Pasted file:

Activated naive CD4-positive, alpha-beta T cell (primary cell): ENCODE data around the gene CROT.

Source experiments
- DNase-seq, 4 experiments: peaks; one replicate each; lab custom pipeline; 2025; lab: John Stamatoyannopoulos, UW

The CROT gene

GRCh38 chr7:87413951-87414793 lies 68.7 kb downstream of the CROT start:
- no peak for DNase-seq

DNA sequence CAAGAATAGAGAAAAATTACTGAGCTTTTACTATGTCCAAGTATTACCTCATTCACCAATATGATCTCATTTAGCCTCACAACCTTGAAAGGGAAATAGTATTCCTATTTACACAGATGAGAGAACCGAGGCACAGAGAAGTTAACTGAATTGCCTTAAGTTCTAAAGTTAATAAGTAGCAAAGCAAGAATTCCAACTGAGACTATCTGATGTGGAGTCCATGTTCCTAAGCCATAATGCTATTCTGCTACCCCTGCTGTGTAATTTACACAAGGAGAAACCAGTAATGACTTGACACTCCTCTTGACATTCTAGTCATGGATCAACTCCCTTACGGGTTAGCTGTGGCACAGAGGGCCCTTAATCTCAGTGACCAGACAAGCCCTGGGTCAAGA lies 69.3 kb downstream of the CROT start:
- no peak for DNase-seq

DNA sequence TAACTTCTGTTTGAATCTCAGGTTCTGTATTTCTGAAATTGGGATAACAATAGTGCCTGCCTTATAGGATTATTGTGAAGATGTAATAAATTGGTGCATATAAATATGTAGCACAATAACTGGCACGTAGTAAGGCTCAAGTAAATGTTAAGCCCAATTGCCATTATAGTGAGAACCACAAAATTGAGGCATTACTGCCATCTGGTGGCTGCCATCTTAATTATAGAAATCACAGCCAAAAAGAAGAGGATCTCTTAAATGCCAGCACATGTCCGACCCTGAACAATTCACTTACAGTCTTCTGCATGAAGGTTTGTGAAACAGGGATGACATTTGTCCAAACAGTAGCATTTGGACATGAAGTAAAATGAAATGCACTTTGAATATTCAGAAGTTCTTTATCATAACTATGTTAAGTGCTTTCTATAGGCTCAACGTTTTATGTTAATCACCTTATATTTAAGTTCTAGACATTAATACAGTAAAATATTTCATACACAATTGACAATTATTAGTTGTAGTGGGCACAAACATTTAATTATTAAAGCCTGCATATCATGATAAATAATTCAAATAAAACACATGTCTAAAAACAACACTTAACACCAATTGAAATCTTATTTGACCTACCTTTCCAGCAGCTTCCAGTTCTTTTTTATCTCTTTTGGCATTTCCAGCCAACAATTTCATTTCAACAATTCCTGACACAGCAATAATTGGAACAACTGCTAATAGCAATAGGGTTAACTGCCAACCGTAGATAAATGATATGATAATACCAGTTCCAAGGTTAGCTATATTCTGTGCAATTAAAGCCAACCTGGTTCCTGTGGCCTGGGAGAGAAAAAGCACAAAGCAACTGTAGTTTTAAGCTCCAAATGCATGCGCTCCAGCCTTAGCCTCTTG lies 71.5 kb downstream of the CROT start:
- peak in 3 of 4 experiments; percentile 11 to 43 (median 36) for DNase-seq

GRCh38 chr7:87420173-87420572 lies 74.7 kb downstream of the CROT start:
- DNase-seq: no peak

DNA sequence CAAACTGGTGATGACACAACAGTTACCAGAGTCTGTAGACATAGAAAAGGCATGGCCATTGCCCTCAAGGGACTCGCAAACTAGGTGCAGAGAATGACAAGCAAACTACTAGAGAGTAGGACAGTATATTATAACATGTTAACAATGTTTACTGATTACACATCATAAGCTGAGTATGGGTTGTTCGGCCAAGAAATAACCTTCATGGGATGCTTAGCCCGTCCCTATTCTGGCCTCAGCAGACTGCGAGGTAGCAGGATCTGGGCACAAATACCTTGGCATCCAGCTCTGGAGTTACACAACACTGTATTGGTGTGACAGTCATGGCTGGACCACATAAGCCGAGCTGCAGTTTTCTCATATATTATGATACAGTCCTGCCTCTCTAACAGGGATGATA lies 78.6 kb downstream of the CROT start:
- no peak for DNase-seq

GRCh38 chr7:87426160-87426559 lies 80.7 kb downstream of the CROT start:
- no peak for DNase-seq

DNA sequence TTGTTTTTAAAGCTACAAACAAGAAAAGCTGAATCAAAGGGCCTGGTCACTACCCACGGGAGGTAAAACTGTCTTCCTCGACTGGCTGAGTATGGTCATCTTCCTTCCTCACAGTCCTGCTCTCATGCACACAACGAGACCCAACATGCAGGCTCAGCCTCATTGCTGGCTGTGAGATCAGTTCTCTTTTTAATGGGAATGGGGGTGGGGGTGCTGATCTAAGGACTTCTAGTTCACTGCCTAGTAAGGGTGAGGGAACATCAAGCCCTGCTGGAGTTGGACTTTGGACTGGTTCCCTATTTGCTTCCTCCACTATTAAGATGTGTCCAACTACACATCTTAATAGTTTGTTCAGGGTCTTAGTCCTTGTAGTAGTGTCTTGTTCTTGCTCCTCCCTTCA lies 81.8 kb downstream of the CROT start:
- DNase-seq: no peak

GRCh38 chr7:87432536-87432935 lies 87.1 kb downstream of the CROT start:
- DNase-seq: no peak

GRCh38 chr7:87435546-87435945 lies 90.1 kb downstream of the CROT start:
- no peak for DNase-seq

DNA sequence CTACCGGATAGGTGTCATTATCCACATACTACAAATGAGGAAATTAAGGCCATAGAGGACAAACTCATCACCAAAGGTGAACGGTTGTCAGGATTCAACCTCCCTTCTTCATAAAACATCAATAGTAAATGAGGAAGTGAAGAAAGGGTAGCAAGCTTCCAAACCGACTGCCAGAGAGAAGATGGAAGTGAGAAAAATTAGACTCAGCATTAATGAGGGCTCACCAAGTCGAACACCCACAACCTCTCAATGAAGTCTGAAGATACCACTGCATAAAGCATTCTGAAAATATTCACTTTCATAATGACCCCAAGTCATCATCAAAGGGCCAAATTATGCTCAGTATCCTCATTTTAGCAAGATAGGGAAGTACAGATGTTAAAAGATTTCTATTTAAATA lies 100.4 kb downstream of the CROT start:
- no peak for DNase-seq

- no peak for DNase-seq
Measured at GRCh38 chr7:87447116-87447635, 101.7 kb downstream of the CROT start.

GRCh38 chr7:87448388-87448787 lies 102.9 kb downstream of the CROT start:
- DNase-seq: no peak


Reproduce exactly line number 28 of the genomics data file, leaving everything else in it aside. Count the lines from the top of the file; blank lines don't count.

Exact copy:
- DNase-seq: no peak